It may be a good idea to discuss any possible side effects of any medication before taking it, so you’ll know what to expect.
Not being able to shut your mind off can feel very unpleasant.
It keeps you keyed up even when you want to relax. You may find it hard to feel present in situations that you want to soak up and enjoy. When your mind is racing you might:
- find yourself cycling through the same thoughts over and over but never getting any closer to “solving” the problem or concern
- relive memories of past mistakes, imagine worst-case scenarios, or have thoughts of doing something that you would never actually do in real life
- lie awake at night wishing that you could turn the “off” switch on your brain and go to sleep
A racing mind may come along with the physical symptoms of anxiety such as sweating, trembling, a fast heartbeat, and a flushed face.
Sometimes, it might feel like your brain is being hijacked. Even when you realize you’re overthinking, acknowledge that it isn’t productive, and try to will the thoughts away, they just won’t stop. It’s as if the thoughts have a life of their own.
Even though you may feel little control over your thoughts, there are things you can do to help slow your racing mind and get ahead of this problem.
Consider trying these strategies to help quiet your restless mind.
Even brief periods of distraction may be very helpful in slowing down racing thoughts. In a
Find soothing activities
Try to choose something that you find soothing and enjoyable. This might be a warm bath, meditation, a relaxing yoga routine, or a calming book. It might be a good idea to also avoid screen time when you need to calm down.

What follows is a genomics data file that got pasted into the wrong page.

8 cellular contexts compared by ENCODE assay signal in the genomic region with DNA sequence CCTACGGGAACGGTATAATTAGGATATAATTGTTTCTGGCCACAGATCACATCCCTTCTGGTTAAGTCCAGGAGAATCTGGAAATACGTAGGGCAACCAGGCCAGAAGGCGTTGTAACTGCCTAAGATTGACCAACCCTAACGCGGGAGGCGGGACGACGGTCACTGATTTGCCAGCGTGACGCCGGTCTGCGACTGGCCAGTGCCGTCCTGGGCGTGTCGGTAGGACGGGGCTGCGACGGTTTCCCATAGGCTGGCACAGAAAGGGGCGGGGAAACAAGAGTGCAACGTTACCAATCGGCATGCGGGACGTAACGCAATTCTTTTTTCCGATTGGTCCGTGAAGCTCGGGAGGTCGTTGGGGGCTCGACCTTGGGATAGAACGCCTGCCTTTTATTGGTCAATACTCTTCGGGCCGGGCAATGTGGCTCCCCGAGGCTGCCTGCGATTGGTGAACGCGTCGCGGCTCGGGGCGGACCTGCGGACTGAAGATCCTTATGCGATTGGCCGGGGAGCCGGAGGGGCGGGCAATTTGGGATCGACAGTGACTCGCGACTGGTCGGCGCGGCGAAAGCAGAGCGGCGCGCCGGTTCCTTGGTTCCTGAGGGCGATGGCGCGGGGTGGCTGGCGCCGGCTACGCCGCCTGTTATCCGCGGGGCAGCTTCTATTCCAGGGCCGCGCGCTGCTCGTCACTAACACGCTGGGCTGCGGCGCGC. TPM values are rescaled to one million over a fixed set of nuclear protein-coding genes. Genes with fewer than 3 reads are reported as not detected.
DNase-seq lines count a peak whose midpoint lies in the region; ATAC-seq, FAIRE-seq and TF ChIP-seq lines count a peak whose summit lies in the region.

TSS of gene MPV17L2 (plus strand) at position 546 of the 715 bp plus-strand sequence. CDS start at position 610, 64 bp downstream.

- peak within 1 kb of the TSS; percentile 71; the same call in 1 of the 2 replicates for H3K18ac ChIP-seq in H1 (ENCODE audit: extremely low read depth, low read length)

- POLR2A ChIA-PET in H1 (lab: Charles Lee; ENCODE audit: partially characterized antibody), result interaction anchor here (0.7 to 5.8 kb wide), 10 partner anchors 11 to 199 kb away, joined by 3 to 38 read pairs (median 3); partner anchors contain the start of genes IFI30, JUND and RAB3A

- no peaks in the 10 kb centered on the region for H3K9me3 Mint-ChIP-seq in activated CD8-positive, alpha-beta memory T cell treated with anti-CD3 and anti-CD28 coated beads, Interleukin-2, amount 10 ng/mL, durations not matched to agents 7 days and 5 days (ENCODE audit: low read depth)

Write down your thoughts
Some people find that writing down a thought allows them to let go of it. If you dwell on something that you’re afraid to forget, making a note to yourself may help relieve the worry.
If you have unresolved emotions about an event, journaling may help you feel free from it.
Schedule “thinking” time
Scheduling time to think and problem solve can help. If you know you’ll deal with your thoughts at a certain time, you may feel free to let them go the rest of the day.
Deep breathing exercises may be particularly helpful. A
Seek professional help
Sometimes do-it-yourself efforts aren’t enough. If racing thoughts are still interfering with your life, consider seeking help from a healthcare or mental health professional.
Therapy or medication may be required to turn down the volume of constant thinking.
Many of us have experienced times when our brains didn’t seem to shut off.
Whether it’s running over your schedule for the next day or rewinding the day and finally remembering that task you forgot to do at work, racing thoughts can keep you from quieting your mind and falling asleep at night.
Your ruminating thoughts could also be a symptom of a mental health condition such as OCD, bipolar disorder, or an anxiety disorder.
Finding ways to challenge negative self-talk and stop those ruminating thoughts can help you shut off your brain. Some strategies that may help include deep breathing, meditation, or yoga.
If your ruminating thoughts are interfering with your daily life, consider reaching out to a healthcare or mental health professional. They can help determine if any underlying conditions are the cause and if any treatment is necessary.